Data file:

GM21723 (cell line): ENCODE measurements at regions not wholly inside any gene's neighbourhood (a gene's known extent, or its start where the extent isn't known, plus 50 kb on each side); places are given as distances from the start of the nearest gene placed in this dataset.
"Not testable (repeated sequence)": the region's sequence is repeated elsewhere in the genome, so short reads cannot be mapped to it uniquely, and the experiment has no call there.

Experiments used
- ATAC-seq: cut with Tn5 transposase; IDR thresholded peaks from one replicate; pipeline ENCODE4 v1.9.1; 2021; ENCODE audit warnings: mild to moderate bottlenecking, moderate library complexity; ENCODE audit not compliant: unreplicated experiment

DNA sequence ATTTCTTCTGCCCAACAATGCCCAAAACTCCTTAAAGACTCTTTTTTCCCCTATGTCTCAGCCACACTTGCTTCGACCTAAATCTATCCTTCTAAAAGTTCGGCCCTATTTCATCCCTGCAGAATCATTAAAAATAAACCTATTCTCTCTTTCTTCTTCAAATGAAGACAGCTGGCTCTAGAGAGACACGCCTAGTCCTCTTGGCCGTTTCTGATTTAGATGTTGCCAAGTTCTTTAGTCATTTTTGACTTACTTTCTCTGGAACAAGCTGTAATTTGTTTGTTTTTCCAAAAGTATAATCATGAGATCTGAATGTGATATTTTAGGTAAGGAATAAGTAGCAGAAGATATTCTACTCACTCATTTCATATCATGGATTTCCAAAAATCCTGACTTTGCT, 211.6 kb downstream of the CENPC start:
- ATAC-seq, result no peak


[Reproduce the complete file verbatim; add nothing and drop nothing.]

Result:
GM21723 (cell line): ENCODE measurements at regions not wholly inside any gene's neighbourhood (a gene's known extent, or its start where the extent isn't known, plus 50 kb on each side); places are given as distances from the start of the nearest gene placed in this dataset.
"Not testable (repeated sequence)": the region's sequence is repeated elsewhere in the genome, so short reads cannot be mapped to it uniquely, and the experiment has no call there.

Experiments used
- ATAC-seq: cut with Tn5 transposase; IDR thresholded peaks from one replicate; pipeline ENCODE4 v1.9.1; 2021; ENCODE audit warnings: mild to moderate bottlenecking, moderate library complexity; ENCODE audit not compliant: unreplicated experiment

DNA sequence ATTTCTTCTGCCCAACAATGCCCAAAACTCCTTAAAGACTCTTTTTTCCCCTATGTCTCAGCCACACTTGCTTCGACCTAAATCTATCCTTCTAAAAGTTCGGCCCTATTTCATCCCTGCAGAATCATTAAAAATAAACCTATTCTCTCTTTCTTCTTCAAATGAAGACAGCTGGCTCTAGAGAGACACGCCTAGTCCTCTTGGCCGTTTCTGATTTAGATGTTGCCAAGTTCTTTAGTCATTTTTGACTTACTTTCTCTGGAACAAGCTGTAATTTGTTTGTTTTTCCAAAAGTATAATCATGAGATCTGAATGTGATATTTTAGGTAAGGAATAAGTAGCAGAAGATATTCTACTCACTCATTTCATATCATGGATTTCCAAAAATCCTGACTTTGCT, 211.6 kb downstream of the CENPC start:
- ATAC-seq, result no peak